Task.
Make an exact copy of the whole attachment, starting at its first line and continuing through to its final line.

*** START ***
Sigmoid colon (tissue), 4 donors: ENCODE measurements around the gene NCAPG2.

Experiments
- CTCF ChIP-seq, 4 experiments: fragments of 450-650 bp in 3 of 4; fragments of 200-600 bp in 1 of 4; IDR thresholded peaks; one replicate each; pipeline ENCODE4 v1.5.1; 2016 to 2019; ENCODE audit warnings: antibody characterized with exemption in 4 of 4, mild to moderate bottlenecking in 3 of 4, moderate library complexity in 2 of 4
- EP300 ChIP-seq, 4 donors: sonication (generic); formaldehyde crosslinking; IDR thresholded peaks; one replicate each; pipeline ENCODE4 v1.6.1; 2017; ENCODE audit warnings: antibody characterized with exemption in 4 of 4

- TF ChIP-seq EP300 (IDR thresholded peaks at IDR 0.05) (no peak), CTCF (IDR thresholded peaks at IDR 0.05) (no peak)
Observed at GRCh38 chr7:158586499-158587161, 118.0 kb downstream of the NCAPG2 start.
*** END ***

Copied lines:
Sigmoid colon (tissue), 4 donors: ENCODE measurements around the gene NCAPG2.

Experiments
- CTCF ChIP-seq, 4 experiments: fragments of 450-650 bp in 3 of 4; fragments of 200-600 bp in 1 of 4; IDR thresholded peaks; one replicate each; pipeline ENCODE4 v1.5.1; 2016 to 2019; ENCODE audit warnings: antibody characterized with exemption in 4 of 4, mild to moderate bottlenecking in 3 of 4, moderate library complexity in 2 of 4
- EP300 ChIP-seq, 4 donors: sonication (generic); formaldehyde crosslinking; IDR thresholded peaks; one replicate each; pipeline ENCODE4 v1.6.1; 2017; ENCODE audit warnings: antibody characterized with exemption in 4 of 4

- TF ChIP-seq EP300 (IDR thresholded peaks at IDR 0.05) (no peak), CTCF (IDR thresholded peaks at IDR 0.05) (no peak)
Observed at GRCh38 chr7:158586499-158587161, 118.0 kb downstream of the NCAPG2 start.